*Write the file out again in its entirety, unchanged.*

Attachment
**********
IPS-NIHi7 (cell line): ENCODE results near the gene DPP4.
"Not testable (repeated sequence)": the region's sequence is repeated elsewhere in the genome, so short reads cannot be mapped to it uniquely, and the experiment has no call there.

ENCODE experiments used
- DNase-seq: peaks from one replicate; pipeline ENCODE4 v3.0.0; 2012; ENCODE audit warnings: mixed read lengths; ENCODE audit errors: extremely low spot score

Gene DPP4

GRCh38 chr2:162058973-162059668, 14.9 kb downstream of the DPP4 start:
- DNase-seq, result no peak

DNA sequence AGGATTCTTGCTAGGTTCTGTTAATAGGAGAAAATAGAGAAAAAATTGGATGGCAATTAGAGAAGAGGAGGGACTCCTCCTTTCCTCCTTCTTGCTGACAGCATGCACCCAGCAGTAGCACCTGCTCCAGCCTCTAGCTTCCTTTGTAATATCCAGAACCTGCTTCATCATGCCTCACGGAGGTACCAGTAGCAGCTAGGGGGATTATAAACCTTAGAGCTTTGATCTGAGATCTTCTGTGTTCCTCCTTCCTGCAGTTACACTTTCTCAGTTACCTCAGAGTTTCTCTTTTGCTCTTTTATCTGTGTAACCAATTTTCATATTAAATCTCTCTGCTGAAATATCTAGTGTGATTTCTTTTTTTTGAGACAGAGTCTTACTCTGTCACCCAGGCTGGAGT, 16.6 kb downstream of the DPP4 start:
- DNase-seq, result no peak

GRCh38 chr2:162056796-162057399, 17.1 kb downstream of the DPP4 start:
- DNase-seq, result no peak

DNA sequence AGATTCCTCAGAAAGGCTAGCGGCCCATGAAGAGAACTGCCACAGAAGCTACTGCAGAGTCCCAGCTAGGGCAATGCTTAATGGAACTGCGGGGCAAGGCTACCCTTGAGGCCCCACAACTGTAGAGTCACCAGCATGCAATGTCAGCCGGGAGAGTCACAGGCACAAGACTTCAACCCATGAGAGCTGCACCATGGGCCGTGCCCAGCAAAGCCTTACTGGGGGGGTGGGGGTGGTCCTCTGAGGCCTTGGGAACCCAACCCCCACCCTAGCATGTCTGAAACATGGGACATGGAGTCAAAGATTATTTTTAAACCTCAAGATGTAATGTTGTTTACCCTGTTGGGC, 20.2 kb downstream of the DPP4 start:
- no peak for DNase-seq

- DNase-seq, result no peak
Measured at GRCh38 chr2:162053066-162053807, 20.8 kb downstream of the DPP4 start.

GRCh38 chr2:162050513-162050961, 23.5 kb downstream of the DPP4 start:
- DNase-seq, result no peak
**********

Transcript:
IPS-NIHi7 (cell line): ENCODE results near the gene DPP4.
"Not testable (repeated sequence)": the region's sequence is repeated elsewhere in the genome, so short reads cannot be mapped to it uniquely, and the experiment has no call there.

ENCODE experiments used
- DNase-seq: peaks from one replicate; pipeline ENCODE4 v3.0.0; 2012; ENCODE audit warnings: mixed read lengths; ENCODE audit errors: extremely low spot score

Gene DPP4

GRCh38 chr2:162058973-162059668, 14.9 kb downstream of the DPP4 start:
- DNase-seq, result no peak

DNA sequence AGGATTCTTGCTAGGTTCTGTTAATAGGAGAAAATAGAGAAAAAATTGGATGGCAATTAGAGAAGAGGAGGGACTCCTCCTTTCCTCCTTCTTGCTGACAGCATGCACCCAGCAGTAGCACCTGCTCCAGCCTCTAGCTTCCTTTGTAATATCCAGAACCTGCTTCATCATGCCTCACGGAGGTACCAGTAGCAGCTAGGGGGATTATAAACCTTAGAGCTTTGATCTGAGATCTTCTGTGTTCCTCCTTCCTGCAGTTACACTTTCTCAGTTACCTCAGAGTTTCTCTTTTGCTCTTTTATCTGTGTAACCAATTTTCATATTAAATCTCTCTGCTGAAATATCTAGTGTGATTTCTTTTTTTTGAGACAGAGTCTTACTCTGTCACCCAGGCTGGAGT, 16.6 kb downstream of the DPP4 start:
- DNase-seq, result no peak

GRCh38 chr2:162056796-162057399, 17.1 kb downstream of the DPP4 start:
- DNase-seq, result no peak

DNA sequence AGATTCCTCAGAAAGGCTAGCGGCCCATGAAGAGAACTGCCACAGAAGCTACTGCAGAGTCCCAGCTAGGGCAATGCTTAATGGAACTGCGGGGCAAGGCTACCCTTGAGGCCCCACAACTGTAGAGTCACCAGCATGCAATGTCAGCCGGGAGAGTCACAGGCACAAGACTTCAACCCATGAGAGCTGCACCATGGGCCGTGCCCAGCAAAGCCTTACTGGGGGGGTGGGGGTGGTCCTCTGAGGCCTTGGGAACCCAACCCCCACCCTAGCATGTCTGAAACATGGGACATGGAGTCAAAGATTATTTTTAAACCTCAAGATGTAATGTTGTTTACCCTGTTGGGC, 20.2 kb downstream of the DPP4 start:
- no peak for DNase-seq

- DNase-seq, result no peak
Measured at GRCh38 chr2:162053066-162053807, 20.8 kb downstream of the DPP4 start.

GRCh38 chr2:162050513-162050961, 23.5 kb downstream of the DPP4 start:
- DNase-seq, result no peak